toilets in school, “a public health problem” still unresolved

Dirty, poorly equipped or poorly guarded toilets… Eight out of ten children do not go to the toilet at school, a recent survey shows. For branches, the work is considerable.

When Élise comes home, she only has one thing in mind: “Go to the bathroom.” At 11 she never goes to the toilets at her school. She, who is about to enter the sixth grade, has not been there once last school year, nor in previous years. Since CE1, the little girl has been holding back.

“I don’t go there because there is rarely soap or toilet paper,” she explains to “It’s not very clean, the doors don’t lock and because there are no adults watching, the boys often come in.”

If she has an urge during class, she will hold it in until the evening. That is, from 7:30 am – when her parents drop her off at the school’s nursery – until 6:00 pm – when they come to pick her up.

“The problem is that she has become used to holding back,” worries her grandmother, with whom the girl spends holidays. “When I ask her to go to the toilet, she always replies, ‘I don’t want to’.”

What is not without consequences: the little girl regularly has urinary tract infections. Like Élise, eight out of ten children at school do not go to the toilet, a recent survey shows.

Working in the summer?

The Federation of Departmental Delegates of National Education (DDEN) remains alert to this issue. The education community’s thousands of volunteers also inspected the sanitation facilities of some 4,139 kindergartens and primary schools, with a view to presenting a report to Pap Ndiaye, the Minister of National Education in early September.

Can we hope that the situation will improve soon? Eddy Khaldi, president of the DDEN federation, assures that 15% of the inspected schools had planned work during the summer, especially at the water points.

The Ministry of Education seems aware of the problem: it made recommendations last February. Among others: a ratio of one cabin for ten students on a minimum of 24 m², an extra block near the playground, full height partitions to guarantee the privacy of the students, water points outside the toilet blocks or even the installation of coat hooks.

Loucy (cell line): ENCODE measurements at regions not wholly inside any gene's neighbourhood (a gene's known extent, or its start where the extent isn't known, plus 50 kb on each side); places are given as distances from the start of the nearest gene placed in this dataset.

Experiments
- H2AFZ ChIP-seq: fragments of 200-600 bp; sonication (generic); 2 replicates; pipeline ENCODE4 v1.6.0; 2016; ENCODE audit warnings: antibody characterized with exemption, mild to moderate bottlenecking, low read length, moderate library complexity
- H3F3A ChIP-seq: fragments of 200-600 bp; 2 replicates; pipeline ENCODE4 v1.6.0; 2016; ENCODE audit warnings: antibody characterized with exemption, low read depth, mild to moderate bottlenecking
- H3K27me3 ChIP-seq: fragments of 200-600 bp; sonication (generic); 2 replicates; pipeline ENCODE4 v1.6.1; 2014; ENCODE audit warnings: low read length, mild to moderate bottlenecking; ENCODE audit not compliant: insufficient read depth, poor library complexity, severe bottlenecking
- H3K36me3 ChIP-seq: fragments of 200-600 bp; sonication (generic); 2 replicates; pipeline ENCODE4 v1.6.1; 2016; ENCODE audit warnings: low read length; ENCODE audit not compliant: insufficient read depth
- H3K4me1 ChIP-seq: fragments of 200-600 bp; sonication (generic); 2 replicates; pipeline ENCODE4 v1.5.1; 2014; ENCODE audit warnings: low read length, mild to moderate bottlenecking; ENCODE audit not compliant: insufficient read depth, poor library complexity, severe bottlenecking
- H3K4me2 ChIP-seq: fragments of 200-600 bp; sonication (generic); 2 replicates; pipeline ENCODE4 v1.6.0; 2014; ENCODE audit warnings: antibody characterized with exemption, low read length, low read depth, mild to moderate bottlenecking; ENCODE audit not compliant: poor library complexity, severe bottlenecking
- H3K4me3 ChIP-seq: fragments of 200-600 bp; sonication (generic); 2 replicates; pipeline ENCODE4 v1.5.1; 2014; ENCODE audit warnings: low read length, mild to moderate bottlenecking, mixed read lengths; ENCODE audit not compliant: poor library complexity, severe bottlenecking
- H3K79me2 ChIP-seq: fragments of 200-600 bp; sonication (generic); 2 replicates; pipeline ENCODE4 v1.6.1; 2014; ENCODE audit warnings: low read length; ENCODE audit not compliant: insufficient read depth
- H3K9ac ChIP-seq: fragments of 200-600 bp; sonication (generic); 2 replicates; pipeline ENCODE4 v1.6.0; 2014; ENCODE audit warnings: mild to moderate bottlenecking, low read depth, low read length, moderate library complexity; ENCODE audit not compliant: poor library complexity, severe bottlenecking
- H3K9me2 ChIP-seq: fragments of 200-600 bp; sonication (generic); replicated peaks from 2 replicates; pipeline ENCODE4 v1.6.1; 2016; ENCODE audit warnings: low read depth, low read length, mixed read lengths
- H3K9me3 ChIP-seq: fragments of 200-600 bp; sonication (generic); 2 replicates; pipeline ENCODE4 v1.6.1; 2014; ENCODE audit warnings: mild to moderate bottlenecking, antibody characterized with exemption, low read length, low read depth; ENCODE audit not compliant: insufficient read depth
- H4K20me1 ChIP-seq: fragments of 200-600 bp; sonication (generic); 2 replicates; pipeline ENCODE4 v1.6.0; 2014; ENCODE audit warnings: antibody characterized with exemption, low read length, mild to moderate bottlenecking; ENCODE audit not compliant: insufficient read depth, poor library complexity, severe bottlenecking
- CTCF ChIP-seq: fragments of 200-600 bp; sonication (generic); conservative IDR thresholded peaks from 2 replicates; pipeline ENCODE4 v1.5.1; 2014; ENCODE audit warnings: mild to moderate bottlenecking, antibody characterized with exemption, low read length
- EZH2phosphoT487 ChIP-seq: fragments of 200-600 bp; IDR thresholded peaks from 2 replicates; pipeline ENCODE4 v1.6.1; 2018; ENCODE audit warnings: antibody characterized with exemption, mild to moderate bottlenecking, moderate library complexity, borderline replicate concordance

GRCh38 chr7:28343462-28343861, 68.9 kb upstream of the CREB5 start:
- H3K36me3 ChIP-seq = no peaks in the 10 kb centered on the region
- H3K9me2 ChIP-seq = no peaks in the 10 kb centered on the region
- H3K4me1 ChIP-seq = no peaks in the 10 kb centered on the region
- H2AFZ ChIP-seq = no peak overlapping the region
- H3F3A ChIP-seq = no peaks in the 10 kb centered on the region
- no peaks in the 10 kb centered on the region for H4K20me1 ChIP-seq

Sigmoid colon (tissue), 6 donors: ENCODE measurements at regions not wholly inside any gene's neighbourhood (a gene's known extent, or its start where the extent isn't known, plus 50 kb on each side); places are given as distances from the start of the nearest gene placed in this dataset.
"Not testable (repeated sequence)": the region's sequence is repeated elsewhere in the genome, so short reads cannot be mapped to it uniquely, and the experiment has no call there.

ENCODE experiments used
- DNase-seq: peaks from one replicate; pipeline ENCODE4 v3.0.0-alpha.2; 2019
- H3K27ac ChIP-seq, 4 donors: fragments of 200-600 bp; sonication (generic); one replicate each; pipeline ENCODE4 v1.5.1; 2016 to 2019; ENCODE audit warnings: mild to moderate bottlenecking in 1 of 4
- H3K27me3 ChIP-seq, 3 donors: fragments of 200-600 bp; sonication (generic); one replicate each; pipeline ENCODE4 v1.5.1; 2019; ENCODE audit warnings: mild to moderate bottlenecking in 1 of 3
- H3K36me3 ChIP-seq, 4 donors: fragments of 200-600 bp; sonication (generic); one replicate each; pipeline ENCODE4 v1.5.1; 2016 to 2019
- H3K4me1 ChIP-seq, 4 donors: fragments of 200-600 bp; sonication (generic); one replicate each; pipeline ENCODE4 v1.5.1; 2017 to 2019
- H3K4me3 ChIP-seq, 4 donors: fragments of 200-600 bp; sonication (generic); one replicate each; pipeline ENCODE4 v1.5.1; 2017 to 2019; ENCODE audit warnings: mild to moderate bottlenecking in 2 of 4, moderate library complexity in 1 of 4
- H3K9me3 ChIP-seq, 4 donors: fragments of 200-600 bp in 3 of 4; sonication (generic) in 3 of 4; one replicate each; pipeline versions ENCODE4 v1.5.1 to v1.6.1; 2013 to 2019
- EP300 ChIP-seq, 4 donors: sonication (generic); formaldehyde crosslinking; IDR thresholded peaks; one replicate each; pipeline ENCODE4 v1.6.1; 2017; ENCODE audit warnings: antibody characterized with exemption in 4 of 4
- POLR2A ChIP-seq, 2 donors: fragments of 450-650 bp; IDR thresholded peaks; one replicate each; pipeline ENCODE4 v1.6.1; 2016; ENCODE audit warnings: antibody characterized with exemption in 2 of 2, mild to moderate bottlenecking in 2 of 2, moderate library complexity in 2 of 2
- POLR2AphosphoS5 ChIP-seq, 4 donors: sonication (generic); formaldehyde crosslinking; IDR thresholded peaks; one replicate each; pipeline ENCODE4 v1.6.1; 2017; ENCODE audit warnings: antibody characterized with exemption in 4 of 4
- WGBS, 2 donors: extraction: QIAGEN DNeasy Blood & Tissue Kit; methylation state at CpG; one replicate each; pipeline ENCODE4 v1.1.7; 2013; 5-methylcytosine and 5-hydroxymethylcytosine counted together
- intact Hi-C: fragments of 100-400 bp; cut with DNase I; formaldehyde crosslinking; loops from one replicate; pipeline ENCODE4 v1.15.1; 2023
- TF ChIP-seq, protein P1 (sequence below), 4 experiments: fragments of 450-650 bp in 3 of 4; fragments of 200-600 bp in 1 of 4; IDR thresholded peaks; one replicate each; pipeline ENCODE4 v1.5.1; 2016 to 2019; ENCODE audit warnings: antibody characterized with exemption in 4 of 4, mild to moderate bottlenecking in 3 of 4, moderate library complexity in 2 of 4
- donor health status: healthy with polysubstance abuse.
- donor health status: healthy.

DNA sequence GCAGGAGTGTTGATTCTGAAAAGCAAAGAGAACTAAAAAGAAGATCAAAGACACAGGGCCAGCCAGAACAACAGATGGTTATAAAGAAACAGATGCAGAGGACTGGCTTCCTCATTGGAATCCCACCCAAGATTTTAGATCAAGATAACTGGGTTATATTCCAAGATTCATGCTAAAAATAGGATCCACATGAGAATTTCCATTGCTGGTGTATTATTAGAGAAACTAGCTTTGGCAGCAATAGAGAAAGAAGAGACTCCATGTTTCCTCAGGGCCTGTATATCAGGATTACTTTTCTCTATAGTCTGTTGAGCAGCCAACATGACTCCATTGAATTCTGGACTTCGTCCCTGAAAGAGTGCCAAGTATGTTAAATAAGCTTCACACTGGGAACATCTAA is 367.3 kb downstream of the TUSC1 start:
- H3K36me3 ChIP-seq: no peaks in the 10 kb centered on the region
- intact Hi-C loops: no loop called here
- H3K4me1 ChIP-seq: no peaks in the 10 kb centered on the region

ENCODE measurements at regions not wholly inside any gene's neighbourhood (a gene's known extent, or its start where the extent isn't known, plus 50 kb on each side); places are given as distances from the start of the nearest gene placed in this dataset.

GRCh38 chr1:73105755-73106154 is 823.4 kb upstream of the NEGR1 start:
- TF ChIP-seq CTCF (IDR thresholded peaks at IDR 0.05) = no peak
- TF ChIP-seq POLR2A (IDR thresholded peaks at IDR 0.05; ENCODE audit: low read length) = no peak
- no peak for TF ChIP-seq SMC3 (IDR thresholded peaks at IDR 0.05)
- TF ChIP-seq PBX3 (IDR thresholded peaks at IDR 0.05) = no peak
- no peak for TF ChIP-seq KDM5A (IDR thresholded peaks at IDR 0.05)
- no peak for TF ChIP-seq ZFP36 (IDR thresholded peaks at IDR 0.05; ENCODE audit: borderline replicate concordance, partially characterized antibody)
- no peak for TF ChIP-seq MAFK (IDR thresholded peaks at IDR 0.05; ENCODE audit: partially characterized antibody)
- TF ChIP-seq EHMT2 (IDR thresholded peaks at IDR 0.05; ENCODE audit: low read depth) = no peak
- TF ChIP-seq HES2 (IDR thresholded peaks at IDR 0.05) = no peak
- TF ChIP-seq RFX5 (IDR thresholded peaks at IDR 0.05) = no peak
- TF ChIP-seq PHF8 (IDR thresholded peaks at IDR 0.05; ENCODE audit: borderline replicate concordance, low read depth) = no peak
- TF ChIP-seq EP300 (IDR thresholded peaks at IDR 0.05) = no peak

Toilets without soap or paper

Some of the ministry’s recommendations seem obvious: “Presence of toilet paper, soap, towels and trash cans (also in the cabins)”. And yet in reality this is not always the case.

“We’re more like a one-hut ratio for 30 or 40 students,” laments Laurent Zameczkowski of, vice president and spokesperson for Peep, a federation of parent-teacher associations. “It sounds crazy, even more so in times of a pandemic, and yet there are still toilets where there is no soap or paper.”

The construction site seems significant. Some 67.5% of schoolchildren do not find the toilets in their school a pleasant place, according to the ministry’s 2021 public consultation “building the school together”.

“There is an emergency,” denounced Nageate Belahcen, vice chair of the Federation of Parent Teacher Councils (FCPE). “The toilets are the black point of the school.”

“A public health problem”

The question is all the more complicated because several skills are involved, admits Lydia Advenier, member of the executive committee of the National Union of National Education Management Staff (SNPDEN) and director of a secondary vocational school in Lyon. “The ministry does not have the capacity to decide or act, it is the communities that have the power,” she explains to